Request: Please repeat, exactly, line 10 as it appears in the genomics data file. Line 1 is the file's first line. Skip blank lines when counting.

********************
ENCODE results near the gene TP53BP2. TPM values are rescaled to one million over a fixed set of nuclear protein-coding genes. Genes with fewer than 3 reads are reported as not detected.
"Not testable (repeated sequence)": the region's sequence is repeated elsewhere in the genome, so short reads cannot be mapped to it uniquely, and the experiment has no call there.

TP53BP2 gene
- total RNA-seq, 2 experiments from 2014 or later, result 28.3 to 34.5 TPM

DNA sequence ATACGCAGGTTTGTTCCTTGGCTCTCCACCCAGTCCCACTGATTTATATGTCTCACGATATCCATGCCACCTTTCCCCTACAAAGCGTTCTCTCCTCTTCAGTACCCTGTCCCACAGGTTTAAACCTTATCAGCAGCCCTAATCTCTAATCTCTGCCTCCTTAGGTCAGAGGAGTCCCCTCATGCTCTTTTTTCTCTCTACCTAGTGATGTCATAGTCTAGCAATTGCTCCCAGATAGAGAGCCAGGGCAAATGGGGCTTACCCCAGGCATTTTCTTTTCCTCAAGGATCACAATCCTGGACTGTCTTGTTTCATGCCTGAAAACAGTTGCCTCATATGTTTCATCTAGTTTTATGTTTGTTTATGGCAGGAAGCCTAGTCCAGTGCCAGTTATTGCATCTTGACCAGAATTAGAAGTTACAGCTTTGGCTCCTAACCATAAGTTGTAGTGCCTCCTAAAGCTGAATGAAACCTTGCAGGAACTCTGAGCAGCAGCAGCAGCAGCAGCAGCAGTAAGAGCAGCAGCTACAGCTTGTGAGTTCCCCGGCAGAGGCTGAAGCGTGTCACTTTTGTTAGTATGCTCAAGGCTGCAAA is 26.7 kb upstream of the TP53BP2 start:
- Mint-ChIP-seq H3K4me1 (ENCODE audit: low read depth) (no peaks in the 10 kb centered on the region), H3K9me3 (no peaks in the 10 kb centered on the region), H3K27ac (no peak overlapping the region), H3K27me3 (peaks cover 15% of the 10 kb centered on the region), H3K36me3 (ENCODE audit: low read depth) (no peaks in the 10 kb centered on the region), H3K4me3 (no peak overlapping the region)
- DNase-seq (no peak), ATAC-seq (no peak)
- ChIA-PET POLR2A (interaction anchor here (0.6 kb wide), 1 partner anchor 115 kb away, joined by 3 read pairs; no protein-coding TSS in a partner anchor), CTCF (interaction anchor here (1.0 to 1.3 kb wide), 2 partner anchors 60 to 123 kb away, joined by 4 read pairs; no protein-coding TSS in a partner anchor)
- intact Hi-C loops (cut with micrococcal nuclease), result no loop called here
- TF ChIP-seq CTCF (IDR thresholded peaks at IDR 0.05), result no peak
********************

- TF ChIP-seq CTCF (IDR thresholded peaks at IDR 0.05), result no peak